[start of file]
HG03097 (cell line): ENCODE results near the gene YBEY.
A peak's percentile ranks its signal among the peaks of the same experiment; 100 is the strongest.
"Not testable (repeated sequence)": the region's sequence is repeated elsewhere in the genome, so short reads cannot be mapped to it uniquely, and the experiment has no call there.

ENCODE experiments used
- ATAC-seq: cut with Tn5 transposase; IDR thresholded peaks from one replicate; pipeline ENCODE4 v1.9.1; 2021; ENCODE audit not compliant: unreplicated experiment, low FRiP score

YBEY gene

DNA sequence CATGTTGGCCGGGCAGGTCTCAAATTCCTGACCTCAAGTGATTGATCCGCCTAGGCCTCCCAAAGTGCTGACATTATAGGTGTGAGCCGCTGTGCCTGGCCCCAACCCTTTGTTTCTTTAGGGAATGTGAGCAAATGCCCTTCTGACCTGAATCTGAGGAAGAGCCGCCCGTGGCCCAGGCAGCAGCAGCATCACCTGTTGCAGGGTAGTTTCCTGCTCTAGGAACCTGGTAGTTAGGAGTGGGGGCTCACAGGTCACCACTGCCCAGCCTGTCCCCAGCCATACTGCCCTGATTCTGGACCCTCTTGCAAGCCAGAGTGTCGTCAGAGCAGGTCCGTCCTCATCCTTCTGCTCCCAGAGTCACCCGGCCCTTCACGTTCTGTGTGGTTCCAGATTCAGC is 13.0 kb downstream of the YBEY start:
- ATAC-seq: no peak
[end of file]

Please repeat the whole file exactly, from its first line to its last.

HG03097 (cell line): ENCODE results near the gene YBEY.
A peak's percentile ranks its signal among the peaks of the same experiment; 100 is the strongest.
"Not testable (repeated sequence)": the region's sequence is repeated elsewhere in the genome, so short reads cannot be mapped to it uniquely, and the experiment has no call there.

ENCODE experiments used
- ATAC-seq: cut with Tn5 transposase; IDR thresholded peaks from one replicate; pipeline ENCODE4 v1.9.1; 2021; ENCODE audit not compliant: unreplicated experiment, low FRiP score

YBEY gene

DNA sequence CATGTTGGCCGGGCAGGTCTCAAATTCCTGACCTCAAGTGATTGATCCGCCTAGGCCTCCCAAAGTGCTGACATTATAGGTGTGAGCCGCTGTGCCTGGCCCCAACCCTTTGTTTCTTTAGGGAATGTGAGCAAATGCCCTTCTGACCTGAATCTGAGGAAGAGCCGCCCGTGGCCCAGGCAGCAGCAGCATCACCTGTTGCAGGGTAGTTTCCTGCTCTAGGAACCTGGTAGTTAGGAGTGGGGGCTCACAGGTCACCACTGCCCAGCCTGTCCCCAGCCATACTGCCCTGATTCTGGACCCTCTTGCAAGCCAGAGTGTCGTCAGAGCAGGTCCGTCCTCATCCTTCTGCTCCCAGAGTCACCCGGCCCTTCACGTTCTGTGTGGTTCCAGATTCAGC is 13.0 kb downstream of the YBEY start:
- ATAC-seq: no peak